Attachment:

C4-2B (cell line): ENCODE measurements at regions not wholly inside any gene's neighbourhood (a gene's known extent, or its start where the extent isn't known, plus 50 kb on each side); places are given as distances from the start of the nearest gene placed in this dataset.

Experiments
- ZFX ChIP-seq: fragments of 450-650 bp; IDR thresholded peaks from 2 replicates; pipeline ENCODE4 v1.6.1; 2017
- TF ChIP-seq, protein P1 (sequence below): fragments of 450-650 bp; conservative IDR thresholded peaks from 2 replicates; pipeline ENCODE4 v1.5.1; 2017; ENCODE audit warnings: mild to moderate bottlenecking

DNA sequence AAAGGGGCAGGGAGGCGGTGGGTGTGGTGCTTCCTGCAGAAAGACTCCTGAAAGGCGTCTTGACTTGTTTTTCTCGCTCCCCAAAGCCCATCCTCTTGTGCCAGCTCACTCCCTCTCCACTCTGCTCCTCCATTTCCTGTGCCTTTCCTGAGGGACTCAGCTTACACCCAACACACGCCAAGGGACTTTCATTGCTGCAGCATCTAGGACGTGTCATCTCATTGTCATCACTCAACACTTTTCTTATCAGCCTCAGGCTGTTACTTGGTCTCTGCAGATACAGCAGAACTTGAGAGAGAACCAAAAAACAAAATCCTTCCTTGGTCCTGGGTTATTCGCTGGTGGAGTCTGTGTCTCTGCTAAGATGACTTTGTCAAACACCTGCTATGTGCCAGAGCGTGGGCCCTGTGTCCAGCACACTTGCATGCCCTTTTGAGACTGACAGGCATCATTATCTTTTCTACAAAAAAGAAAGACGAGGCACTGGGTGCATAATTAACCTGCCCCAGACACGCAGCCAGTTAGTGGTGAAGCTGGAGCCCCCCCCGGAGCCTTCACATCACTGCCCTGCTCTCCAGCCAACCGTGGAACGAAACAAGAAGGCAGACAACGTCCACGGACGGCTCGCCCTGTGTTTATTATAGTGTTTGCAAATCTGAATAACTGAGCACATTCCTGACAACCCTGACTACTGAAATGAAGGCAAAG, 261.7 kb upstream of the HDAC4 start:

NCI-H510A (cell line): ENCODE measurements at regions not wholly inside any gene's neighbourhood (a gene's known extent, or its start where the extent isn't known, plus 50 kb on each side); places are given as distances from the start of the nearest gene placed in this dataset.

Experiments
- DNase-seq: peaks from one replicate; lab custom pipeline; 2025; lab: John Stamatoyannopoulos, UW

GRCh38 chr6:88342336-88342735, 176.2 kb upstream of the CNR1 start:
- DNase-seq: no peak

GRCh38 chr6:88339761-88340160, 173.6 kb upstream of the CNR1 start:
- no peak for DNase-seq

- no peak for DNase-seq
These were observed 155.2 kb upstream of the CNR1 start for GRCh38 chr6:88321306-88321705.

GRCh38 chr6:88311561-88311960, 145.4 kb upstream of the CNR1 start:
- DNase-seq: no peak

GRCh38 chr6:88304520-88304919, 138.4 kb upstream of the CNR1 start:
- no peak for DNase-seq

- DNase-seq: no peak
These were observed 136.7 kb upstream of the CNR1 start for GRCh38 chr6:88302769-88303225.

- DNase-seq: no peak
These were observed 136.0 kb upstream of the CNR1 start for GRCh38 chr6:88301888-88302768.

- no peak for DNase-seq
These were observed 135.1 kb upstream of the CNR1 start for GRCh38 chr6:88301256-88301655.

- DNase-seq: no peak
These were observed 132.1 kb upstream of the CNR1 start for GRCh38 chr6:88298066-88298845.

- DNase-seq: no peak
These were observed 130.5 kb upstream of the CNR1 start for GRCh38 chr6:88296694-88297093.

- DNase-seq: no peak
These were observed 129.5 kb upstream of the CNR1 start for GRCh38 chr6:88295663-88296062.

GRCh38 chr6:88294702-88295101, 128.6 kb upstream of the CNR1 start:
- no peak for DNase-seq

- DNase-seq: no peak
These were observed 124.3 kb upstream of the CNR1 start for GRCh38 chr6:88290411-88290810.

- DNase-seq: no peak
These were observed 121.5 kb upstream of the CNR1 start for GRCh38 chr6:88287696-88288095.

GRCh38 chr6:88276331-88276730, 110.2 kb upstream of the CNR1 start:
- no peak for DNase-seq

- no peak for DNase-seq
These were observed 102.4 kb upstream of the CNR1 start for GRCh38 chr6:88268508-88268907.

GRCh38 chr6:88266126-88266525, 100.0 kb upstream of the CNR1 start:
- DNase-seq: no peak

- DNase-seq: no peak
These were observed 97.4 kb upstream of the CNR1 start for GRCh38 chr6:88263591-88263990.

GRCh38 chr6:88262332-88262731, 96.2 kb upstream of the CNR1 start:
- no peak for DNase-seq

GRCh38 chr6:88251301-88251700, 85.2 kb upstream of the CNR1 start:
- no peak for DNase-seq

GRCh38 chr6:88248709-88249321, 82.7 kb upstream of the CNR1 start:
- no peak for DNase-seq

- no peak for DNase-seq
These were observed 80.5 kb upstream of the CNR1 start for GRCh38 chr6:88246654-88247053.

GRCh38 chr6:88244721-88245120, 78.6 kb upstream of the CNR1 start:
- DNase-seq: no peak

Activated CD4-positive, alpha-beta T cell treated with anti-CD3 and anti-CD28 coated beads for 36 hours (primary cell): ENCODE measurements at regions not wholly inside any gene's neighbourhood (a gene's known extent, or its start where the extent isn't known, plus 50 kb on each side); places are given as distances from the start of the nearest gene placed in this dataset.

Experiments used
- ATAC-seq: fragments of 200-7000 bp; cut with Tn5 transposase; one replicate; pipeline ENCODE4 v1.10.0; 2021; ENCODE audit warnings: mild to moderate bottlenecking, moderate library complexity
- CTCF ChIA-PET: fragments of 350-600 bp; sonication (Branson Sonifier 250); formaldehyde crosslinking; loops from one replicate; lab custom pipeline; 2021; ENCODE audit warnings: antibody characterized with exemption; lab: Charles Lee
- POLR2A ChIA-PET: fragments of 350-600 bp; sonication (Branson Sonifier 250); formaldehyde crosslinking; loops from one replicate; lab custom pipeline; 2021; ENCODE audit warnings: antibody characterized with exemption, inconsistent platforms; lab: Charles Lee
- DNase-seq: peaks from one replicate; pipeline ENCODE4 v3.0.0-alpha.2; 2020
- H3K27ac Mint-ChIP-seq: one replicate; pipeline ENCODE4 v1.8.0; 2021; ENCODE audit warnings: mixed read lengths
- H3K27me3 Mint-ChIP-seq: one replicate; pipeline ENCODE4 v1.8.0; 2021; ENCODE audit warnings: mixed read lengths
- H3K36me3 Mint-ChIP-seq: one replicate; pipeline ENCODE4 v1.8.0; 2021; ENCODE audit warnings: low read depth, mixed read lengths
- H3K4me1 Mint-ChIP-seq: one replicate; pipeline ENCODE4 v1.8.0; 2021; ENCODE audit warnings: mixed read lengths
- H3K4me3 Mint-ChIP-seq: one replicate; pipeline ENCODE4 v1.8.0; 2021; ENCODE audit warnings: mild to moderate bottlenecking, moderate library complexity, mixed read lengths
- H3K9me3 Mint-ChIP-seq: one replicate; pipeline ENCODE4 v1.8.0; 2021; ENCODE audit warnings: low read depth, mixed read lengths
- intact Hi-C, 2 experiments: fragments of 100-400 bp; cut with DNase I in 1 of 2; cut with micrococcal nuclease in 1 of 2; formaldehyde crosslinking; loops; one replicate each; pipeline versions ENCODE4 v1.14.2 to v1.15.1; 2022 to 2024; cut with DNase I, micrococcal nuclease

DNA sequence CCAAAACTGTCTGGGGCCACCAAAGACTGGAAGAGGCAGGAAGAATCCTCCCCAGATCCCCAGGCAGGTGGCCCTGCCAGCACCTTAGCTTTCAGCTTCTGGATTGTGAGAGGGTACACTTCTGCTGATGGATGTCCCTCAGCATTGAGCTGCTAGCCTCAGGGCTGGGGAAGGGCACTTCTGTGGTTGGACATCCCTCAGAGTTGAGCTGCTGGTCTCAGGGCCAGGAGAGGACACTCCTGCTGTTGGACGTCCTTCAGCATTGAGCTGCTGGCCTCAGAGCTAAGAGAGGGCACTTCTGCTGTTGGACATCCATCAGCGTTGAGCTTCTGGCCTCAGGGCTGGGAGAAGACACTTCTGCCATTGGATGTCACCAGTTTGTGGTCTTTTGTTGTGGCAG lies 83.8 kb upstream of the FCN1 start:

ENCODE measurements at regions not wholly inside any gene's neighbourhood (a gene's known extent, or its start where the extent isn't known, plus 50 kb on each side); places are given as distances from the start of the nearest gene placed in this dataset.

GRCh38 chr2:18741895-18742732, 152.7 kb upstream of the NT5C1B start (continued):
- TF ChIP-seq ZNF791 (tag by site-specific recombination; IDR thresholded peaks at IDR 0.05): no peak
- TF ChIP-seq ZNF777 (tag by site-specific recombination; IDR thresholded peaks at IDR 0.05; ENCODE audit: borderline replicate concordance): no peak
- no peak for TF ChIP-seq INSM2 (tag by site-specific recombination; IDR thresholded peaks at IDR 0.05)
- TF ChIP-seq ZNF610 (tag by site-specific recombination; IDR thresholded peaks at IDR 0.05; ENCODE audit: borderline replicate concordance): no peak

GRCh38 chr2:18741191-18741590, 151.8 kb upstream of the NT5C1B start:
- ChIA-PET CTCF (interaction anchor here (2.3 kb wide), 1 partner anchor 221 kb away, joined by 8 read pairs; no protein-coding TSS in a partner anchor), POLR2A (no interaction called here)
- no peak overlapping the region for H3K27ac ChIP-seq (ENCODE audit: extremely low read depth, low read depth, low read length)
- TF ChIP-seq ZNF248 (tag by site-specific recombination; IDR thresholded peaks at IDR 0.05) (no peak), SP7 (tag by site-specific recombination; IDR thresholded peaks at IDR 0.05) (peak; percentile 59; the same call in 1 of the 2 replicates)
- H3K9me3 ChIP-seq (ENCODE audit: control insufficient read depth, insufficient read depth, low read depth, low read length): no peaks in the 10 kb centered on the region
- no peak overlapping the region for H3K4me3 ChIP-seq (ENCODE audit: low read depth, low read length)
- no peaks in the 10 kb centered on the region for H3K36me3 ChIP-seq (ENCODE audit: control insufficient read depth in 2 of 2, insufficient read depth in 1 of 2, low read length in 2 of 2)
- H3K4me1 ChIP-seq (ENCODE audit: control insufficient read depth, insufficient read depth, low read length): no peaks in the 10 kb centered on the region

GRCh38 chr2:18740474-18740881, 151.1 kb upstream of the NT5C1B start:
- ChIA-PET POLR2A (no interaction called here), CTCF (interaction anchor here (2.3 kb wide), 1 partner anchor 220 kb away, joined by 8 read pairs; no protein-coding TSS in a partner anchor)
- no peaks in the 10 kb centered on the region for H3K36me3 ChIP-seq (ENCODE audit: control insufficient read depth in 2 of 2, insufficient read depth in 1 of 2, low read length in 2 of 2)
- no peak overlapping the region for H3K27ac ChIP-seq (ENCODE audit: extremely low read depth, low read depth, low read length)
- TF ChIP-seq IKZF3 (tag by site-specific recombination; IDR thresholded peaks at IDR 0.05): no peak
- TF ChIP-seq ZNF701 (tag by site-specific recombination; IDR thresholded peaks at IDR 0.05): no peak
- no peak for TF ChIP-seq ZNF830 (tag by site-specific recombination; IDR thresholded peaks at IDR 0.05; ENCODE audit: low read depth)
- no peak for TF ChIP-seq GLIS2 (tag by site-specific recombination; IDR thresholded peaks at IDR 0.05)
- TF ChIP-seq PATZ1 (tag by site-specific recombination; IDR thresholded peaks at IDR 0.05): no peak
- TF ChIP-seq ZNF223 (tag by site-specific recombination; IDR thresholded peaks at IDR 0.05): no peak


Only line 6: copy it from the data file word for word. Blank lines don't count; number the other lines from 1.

NCI-H510A (cell line): ENCODE measurements at regions not wholly inside any gene's neighbourhood (a gene's known extent, or its start where the extent isn't known, plus 50 kb on each side); places are given as distances from the start of the nearest gene placed in this dataset.